Before we get to that, just a couple of quick announcements. First, if you haven’t heard, I’ve been hosting nearly daily short video chats with folks in the data visualization and presentation fields. I talk to them for about 10-15 minutes and then open it up for questions from you and other audience members. So it’s a pretty casual discussion, it’s an opportunity to talk and converse about issues that listeners of this podcast are probably all interested in. So if you are interested in talking with folks and understanding more about their work and just sort of connecting with other people [inaudible 00:01:38] field, come join us, I will link to the registration page on the show notes for this podcast. So the last announcement is to, if you can, please support the show, please let others know about it, please rate and review it on your favorite podcast provider, iTunes, Stitcher, Spotify, wherever you listen to your podcast. And if you would like to support the show financially, please head over to my Patreon page where you can get a little bit of swag and help defray some of the costs of transcription, web fees, recording services, all the stuff that I need to make this show each and every other week to bring to you. So I hope you’ll enjoy this week’s discussion with Alper, and I hope you’ll be able to use the outcome of our discussion in your own work when it comes to considering the accessibility needs of others. So here is our conversation.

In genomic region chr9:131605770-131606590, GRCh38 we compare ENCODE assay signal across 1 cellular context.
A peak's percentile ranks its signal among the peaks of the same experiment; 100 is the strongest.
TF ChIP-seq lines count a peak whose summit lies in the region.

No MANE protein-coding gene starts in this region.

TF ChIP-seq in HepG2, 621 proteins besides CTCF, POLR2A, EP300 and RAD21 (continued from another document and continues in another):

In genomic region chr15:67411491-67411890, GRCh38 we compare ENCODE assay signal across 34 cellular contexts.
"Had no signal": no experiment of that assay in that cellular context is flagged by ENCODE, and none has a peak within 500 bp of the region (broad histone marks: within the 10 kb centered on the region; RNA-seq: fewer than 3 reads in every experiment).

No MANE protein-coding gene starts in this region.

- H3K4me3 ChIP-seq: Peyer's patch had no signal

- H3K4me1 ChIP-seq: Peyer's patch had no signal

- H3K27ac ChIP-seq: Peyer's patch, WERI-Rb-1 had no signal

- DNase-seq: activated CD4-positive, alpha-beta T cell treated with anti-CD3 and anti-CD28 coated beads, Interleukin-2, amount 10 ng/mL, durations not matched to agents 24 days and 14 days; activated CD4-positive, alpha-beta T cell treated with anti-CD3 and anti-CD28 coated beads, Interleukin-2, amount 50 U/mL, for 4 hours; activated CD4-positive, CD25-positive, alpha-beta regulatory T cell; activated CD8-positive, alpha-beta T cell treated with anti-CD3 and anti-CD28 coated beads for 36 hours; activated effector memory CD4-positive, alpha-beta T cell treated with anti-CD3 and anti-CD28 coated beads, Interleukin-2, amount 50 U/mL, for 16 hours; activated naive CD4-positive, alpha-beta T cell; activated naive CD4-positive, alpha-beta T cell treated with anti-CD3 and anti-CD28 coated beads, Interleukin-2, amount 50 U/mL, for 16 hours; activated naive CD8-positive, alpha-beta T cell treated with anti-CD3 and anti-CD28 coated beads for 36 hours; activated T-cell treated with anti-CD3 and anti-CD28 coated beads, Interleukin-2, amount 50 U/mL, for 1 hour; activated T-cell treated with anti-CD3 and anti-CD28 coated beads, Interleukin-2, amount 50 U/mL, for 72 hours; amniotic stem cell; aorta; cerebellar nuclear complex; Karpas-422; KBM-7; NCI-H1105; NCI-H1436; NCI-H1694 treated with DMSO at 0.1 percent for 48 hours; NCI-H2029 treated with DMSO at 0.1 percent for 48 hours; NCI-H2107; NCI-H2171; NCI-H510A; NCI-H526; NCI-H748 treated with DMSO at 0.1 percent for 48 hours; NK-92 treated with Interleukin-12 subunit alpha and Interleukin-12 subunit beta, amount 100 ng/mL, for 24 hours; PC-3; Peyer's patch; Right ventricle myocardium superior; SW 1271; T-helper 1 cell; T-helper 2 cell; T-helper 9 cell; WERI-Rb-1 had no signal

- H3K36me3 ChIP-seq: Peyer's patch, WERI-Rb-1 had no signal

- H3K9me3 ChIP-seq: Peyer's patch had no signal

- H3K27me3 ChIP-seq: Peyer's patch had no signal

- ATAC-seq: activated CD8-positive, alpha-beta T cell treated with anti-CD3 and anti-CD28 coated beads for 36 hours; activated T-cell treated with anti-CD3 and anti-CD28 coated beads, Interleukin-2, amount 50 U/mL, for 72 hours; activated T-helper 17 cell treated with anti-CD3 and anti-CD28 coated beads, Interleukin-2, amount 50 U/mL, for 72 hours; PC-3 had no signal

Jon Schwabish: Hey Alper, how are you friend?

Alper Sarikaya: I’m doing fantastic. How are you doing?

JS: I’m doing well, I’m doing well, hanging in there. Thanks for coming on the show.

AS: Happy to be here.